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‘Beautiful Boy’ Has a Dual Diagnosis Problem

David Sheff (Steve Carell, right) helps his meth addict son Nic (Timothee Chalamet) into rehab in Beautiful Boy. (Official web page)

Films based on true events, whether personal stories or great historical moments, are nevertheless often factually challenged. Such films—A Beautiful Mind, Hidden Figures, Argo, Lincoln—tend to embroider the facts for dramatic purposes. Beautiful Boy—still out in some theaters—about how Nic Sheff’s crystal methamphetamine addiction affected him and his family, particularly father David Sheff—seems to have been pretty faithful to the facts.

Probably we can credit the real Sheffs—David is a journalist, Nic also is a writer and a copious diarist, and their respective memoirs Beautiful Boy and Tweak—and possibly Oprah Winfrey (after the James Frey A Million Little Pieces debacle, her team performed a deep fact-check on Nic’s book before an interview appearance). 

Even so, some details were left out that might aid our understanding of drug addiction and drug rehab. 

The film Beautiful Boy doesn’t show us the beginnings of Nic’s addiction, its causes, or much about the rehab centers he attended or how they treated him. It is largely told through the viewpoint of David, a father trying to understand his son’s crystal meth addiction and how it affects the family and their relationships. It ends with David and his wife, Karen, attending an Al-Anon-type support group for the families of drug addicts and refusing to let Nic come home and try to overcome his meth addiction on his own without rehab. A title card tells us that Nic has been sober for more than a year.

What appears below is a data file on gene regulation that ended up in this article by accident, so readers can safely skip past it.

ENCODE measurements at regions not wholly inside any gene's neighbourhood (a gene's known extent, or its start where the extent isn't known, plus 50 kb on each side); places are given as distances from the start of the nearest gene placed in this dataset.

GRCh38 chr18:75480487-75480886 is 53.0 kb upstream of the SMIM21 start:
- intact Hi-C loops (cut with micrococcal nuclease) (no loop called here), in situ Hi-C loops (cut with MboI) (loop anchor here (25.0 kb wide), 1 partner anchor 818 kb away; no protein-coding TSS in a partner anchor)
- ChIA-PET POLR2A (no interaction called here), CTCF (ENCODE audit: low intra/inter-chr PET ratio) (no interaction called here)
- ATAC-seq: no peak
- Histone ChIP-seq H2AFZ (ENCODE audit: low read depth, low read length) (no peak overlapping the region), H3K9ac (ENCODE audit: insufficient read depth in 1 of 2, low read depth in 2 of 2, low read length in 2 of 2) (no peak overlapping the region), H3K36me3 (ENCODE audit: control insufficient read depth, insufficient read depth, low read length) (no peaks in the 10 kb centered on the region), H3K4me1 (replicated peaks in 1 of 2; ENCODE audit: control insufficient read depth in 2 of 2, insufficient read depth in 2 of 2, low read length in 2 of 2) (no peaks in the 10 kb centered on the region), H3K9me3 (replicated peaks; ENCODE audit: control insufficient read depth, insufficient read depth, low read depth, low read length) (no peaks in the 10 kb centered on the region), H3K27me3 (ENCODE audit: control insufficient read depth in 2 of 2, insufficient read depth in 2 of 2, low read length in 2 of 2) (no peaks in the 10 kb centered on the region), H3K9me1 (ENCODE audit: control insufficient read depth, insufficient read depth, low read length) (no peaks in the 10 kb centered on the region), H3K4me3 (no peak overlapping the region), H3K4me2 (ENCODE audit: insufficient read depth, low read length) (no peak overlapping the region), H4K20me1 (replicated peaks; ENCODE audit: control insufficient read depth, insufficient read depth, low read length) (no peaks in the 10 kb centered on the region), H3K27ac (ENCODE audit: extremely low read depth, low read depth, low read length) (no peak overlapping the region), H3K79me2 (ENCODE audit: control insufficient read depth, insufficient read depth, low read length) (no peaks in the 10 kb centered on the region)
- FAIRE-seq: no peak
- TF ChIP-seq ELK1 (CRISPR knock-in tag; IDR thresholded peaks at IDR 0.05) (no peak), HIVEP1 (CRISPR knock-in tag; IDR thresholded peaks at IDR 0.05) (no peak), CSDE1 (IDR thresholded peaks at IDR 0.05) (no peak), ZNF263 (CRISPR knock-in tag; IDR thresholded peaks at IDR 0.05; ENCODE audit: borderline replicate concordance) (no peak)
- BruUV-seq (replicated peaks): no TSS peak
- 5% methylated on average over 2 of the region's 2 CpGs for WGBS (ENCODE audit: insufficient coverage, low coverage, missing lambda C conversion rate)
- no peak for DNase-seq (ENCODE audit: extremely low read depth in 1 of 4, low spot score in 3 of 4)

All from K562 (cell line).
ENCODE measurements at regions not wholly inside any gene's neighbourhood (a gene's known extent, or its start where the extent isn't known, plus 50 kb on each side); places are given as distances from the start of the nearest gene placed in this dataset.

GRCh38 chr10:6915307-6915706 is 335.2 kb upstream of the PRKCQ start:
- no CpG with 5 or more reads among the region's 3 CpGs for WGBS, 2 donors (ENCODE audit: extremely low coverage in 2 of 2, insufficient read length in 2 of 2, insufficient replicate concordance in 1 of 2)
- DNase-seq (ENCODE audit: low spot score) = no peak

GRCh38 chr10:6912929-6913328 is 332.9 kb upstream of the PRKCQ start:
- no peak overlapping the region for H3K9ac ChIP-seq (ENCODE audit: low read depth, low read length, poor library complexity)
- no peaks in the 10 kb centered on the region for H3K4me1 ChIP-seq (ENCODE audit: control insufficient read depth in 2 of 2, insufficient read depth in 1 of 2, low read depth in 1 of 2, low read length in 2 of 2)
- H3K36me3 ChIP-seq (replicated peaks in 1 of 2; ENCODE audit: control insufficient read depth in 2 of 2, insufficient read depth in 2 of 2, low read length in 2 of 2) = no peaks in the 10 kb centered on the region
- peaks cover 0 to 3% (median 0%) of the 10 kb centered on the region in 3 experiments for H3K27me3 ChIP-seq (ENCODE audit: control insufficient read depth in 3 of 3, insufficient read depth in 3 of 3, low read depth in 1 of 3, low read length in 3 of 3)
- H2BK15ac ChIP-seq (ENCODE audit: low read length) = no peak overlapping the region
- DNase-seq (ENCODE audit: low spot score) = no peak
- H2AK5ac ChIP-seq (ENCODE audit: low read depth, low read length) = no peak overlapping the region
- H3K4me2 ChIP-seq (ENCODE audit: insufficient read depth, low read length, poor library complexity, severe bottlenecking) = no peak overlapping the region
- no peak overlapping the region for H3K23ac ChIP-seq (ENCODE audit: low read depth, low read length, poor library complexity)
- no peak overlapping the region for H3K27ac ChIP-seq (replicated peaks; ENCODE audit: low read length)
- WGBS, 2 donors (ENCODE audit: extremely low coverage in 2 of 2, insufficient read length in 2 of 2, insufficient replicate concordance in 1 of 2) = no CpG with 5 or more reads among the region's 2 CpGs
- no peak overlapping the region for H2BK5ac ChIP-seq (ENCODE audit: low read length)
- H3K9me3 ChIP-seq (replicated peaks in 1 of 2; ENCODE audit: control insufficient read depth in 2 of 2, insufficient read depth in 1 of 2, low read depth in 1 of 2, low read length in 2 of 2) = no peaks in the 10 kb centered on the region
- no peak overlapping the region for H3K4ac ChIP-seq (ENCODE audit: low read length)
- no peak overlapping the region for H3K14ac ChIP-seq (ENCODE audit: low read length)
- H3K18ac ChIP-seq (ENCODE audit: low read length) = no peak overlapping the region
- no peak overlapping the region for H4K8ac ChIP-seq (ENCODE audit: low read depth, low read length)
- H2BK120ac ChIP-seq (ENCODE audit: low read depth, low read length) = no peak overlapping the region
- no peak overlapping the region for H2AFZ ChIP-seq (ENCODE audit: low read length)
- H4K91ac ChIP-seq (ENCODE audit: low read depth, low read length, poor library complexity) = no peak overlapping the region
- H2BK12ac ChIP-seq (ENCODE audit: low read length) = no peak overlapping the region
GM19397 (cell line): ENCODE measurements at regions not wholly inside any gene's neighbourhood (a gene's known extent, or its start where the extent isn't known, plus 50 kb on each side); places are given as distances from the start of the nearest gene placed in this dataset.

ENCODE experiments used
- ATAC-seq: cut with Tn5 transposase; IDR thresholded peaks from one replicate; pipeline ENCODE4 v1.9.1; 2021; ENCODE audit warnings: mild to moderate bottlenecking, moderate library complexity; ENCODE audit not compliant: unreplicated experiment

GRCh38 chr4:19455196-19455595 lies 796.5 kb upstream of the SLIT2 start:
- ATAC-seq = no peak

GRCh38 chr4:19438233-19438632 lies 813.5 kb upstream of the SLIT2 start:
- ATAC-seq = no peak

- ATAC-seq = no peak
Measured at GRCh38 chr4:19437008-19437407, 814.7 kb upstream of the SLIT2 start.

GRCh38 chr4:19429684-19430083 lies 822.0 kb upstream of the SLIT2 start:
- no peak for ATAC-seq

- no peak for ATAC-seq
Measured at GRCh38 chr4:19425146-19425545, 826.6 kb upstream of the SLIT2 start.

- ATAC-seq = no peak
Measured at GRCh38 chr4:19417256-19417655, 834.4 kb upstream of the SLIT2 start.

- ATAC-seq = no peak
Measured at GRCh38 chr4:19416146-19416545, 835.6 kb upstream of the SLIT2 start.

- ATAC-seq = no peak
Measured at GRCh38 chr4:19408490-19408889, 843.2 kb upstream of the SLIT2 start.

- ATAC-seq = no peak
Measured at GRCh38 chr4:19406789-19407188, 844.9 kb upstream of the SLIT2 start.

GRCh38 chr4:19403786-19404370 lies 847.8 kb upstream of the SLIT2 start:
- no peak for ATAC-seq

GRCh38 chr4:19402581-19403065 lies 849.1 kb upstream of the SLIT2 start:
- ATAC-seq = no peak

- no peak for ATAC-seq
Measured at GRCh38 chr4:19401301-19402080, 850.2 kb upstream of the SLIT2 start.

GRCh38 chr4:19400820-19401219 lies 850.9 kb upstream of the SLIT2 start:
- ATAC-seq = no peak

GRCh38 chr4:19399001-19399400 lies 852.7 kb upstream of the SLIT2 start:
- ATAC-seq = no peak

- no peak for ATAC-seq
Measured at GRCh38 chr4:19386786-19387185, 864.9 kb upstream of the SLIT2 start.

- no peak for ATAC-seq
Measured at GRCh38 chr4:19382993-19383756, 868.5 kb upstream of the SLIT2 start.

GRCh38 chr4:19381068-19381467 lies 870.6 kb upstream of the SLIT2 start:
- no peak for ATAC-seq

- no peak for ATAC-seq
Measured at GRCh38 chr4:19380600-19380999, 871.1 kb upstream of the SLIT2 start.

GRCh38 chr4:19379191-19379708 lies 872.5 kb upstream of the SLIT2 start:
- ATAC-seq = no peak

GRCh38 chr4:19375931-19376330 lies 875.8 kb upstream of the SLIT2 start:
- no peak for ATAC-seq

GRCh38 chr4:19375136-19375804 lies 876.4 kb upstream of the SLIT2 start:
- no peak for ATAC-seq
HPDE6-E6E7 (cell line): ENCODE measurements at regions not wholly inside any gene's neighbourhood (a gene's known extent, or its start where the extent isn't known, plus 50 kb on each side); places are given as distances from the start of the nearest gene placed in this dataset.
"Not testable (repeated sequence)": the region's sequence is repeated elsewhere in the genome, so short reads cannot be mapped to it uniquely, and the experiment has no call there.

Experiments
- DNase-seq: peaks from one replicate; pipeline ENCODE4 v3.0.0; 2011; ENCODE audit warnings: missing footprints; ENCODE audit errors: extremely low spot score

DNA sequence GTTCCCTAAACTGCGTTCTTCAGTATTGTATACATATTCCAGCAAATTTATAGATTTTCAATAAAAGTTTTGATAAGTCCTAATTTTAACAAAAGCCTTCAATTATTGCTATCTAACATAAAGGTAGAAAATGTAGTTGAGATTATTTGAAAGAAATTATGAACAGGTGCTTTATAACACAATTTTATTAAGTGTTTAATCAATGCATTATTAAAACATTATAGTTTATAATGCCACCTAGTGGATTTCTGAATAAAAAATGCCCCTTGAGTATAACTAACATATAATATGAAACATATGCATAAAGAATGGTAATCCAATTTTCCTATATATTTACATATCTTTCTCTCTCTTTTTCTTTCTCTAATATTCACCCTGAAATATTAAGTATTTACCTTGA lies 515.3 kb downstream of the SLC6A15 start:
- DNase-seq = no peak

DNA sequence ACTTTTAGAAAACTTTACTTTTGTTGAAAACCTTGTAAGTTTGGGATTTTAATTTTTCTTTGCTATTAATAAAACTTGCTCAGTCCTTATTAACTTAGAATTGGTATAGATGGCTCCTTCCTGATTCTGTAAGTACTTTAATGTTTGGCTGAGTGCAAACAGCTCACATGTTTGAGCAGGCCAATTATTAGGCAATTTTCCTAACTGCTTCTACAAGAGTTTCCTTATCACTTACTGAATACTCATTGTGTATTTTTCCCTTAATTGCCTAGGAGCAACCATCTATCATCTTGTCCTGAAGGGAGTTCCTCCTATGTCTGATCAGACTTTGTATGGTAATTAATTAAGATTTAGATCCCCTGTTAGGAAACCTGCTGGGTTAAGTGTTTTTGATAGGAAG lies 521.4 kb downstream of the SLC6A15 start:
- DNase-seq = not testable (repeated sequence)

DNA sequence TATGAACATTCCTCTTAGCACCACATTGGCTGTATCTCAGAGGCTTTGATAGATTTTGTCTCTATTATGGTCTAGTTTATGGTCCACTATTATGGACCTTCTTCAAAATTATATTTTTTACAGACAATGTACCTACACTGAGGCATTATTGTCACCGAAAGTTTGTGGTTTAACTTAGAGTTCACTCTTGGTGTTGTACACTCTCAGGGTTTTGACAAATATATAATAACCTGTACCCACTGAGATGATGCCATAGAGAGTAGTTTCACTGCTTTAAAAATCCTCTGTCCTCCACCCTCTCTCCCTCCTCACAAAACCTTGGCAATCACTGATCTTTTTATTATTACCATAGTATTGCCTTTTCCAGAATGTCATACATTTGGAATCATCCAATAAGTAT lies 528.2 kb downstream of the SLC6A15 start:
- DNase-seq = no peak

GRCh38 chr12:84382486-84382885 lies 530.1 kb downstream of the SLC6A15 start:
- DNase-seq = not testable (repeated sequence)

What the film doesn’t tell us is that the events of the film took place at least eight years ago. Nic, by his own admission, relapsed twice after the events of the film, including while on a book tour for his recovery memoir Tweak. Most importantly, it doesn’t tell us that Nic has bipolar disorder (BPD) in addition to his addiction, which means he is a case of dual diagnosis or co-occurring disorders. It’s not clear when Nic was diagnosed with BPD, but in interviews, he admits he didn’t always take the medications for it, which no doubt made recovery much harder and less likely.

Part of the reason may have been that Nic confesses that he thought that he was resigned to his drug use killing him. And it wasn’t just meth. He smoked marijuana and drank alcohol from about the age of 11, and stole prescription drugs from his mother.

In interviews (and possibly in his second memoir, We All Fall Down), Nic credits his last (or latest) rehab with helping him by explaining he wasn’t in rehab because of his drug addiction but because of the underlying causes of his drug addiction, including his BPD. Now he says he is on two medications, including lithium for his BPD. (The other may be medication-assisted treatment.)

He also says that he learned that recovery is a jigsaw puzzle but everybody needs a different combination of pieces to achieve it. The 12-step model was one piece for him, once he got past the “Higher power/God” aspect (he didn’t have a religious upbringing), but also medication, therapy, and fellowship. Nic attended rehabs voluntarily and involuntarily, and said he saw no difference in their effectiveness

Nic Sheff had advantages most meth addicts don’t, but it still took at least five stints in rehab to get and stay clean. That should be a lesson for how we regard and treat less fortunate addicts during relapse.